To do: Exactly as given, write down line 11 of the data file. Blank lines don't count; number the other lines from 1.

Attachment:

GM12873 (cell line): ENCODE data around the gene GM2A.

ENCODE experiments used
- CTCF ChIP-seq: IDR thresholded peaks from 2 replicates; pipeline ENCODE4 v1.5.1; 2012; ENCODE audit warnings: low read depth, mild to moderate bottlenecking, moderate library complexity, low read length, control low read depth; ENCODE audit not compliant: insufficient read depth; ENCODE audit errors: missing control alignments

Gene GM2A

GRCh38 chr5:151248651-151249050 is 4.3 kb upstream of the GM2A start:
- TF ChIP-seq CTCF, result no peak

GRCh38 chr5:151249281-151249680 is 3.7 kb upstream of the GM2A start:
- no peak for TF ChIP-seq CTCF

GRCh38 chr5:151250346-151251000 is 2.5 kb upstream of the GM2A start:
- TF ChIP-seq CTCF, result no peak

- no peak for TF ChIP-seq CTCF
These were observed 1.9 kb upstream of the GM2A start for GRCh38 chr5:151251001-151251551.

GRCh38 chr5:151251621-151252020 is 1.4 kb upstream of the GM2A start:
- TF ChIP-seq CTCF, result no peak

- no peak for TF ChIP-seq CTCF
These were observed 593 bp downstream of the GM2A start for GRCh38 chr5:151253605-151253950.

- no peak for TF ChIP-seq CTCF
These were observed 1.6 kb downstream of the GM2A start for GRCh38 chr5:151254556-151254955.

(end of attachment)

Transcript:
- no peak for TF ChIP-seq CTCF